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Holocaust as a global language

2 June 2015
by

Holocaust memory as a global language: the case of Indigenous Australian suffering

Researcher: Dr Nina Fischer, University of Konstanz

visitor at Humanities Research Centre, ANU

Cover Photo

Fischer first presented evidence of the importance of the Jewish holocaust in Australia, for example the Melbourne Jewish Holocaust Museum; Sydney’s memorial to Gay and Lesbian victims of the Holocaust; the Australian Curriculum’s inclusion of an examination of the Holocaust.

The holocaust has taken on a cosmopolitan turn, a trope of ‘moral certainty’ that unites Europe and other parts of the world. Levi and Sznaider cite it as helping to ‘facilitate the formation of transnational memory culture’, perhaps providing the basis for discussions in global multidirectional human rights. (Dr Fischer says she is not so optimistic about the humanities’ role in improving civic life.)

Her question during her stay in Australia was how does holocaust memory provide language and imagery (such as the metonymic horror of the Auschwitz gate) for talking about indigenous suffering in Australia? And does the importance of this imagery encourage its use as a language in other contexts?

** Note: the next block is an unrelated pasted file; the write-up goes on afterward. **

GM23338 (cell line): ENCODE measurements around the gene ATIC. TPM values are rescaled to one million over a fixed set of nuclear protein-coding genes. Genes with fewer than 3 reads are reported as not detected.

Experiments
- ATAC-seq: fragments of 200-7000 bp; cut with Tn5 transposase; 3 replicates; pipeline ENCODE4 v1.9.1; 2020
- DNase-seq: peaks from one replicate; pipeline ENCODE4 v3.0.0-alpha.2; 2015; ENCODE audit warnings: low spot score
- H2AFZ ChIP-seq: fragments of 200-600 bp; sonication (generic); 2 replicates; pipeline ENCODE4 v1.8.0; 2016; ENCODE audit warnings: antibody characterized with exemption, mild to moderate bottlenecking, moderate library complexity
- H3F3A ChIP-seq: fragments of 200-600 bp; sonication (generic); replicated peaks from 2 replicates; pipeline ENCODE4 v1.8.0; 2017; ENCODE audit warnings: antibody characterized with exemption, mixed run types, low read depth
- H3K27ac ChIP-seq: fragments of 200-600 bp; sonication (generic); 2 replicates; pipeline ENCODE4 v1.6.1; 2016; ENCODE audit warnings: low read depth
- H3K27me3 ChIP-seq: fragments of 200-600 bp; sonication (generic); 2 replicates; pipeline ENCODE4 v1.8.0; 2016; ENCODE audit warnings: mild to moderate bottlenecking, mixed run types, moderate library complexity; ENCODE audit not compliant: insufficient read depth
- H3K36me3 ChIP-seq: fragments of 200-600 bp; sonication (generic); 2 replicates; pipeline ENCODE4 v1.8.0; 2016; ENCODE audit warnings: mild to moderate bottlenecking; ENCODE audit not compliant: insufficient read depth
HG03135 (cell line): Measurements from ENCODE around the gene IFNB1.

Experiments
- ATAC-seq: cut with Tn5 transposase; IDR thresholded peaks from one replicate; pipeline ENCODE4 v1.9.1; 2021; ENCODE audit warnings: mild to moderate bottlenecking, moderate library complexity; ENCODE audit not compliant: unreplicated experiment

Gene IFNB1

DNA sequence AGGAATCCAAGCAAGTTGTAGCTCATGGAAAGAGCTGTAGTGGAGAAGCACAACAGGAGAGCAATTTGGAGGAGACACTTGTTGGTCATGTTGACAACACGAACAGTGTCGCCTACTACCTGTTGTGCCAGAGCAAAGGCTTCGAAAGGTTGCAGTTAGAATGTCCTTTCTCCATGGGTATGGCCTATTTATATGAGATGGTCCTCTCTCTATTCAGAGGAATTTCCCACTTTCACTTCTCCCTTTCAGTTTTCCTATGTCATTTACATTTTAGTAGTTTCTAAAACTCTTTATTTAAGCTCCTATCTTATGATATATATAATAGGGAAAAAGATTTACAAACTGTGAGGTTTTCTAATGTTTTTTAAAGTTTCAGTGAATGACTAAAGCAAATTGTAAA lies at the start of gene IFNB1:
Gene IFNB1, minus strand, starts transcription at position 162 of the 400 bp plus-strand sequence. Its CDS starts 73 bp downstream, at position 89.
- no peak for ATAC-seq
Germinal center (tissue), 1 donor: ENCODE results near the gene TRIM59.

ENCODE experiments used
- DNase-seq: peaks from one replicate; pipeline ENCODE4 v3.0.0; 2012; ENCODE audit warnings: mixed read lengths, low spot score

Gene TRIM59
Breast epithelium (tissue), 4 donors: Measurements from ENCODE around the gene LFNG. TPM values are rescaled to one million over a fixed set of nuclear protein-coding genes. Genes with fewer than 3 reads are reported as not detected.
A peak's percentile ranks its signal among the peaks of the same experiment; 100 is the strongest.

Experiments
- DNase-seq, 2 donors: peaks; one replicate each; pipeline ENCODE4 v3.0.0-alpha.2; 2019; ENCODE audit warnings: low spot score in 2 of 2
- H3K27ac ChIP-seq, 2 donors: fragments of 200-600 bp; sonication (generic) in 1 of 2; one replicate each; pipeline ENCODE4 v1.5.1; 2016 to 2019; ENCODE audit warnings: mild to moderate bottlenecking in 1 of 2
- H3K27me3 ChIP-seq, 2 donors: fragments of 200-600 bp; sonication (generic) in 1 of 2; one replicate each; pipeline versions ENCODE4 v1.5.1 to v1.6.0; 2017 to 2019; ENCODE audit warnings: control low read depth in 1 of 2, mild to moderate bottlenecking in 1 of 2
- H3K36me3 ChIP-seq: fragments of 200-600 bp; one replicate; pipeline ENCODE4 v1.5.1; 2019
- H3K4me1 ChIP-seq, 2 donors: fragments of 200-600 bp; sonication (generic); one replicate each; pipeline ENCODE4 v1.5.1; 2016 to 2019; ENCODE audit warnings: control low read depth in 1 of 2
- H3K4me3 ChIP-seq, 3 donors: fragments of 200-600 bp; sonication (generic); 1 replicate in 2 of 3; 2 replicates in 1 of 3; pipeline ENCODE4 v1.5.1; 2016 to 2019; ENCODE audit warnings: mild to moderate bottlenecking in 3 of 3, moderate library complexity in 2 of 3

Dr Fischer traced the first reference to Indigenous history as a holocaust to 1976 (where whites take on the position of Hitler youth). In a more recent (2007) example, Anthony Mundine called for the Apology with these words: “John Howard has got to admit he is wrong – just as the Germans did after Hitler”. The opposition also employs the reference, as in the contra-example Get over historical indigenous wrongs. Holocaust is also a notable part of Justice Michael Kirby’s (2012) Lowitja O’Donoghue Oration.

[Fischer’s forthcoming publication: Memory work: the second generation ]

Does knowing about other suffering cause us to remember and care more?

Relevance to the study

In a peripheral way, the potential for the term ‘holocaust’ to move from power to platitude – Tony Abbott’s comment that Labor had proposed a ‘holocaust of Defence jobs’ – is comparable to the weakening that I can trace in maker’s marks (‘X made me’ evolving into a highly compressed abbreviation).

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